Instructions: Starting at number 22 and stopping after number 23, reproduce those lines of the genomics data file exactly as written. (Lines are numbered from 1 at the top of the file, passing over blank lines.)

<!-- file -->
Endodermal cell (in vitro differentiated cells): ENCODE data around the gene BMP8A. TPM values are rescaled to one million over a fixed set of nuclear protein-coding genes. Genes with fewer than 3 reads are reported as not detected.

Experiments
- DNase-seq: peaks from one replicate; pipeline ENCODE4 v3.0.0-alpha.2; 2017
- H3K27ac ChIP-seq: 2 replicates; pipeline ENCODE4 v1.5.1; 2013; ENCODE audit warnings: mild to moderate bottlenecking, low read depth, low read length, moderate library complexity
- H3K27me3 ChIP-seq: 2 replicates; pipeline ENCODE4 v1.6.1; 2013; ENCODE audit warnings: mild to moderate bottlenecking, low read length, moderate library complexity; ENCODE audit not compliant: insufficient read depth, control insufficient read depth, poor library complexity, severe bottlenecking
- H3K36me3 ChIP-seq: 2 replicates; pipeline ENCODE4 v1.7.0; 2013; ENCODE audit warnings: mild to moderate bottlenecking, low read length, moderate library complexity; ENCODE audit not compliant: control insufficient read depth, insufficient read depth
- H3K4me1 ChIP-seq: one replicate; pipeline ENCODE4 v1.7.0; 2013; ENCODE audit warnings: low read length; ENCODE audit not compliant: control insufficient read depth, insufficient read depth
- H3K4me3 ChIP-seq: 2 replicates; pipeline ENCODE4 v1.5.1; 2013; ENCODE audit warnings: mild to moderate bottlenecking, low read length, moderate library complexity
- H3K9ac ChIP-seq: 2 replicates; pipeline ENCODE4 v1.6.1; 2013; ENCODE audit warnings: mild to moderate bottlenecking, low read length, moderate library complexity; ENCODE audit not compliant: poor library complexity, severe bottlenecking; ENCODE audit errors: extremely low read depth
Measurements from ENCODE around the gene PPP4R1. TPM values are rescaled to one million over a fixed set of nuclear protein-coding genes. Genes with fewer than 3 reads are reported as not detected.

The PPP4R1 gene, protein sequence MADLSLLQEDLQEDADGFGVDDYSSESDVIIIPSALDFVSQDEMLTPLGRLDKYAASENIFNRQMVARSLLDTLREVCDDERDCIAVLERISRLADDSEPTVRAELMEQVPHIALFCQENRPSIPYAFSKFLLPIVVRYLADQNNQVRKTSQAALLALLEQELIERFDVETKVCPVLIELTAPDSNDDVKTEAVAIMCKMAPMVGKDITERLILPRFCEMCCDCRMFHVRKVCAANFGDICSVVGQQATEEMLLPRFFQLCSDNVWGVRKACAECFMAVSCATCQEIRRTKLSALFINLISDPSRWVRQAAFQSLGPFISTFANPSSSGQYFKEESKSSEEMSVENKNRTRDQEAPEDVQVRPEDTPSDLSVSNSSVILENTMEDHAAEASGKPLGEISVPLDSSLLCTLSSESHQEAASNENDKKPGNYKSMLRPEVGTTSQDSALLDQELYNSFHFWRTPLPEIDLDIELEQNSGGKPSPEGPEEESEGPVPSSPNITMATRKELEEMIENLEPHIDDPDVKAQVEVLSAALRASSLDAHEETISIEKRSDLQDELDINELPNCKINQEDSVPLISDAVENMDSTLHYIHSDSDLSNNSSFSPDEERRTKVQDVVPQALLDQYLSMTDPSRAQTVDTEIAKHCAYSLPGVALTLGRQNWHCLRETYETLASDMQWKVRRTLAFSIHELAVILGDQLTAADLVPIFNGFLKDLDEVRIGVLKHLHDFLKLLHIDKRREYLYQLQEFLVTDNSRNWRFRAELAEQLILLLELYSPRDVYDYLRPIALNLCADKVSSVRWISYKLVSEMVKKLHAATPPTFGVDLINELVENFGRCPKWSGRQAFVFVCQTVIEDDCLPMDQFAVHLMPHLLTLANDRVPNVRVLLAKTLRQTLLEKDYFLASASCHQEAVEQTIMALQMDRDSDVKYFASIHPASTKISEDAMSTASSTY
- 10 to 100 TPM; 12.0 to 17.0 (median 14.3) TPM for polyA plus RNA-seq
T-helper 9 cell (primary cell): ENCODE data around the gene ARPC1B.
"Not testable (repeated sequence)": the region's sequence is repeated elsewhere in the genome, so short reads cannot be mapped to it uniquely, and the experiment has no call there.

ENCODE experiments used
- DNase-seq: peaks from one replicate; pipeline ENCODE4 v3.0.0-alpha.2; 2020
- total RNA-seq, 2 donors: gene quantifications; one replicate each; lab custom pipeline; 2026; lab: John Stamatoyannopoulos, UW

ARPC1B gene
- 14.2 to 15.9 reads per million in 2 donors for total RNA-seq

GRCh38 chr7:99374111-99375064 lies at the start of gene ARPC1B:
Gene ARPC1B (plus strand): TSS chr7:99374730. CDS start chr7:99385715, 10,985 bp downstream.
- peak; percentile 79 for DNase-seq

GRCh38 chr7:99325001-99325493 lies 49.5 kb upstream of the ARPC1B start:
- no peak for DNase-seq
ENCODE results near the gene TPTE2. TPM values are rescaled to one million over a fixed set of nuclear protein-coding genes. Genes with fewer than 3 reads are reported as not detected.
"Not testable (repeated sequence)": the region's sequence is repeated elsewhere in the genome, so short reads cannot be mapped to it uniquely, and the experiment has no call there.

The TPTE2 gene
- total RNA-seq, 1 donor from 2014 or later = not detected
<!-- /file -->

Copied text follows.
- peak; percentile 79 for DNase-seq

GRCh38 chr7:99325001-99325493 lies 49.5 kb upstream of the ARPC1B start: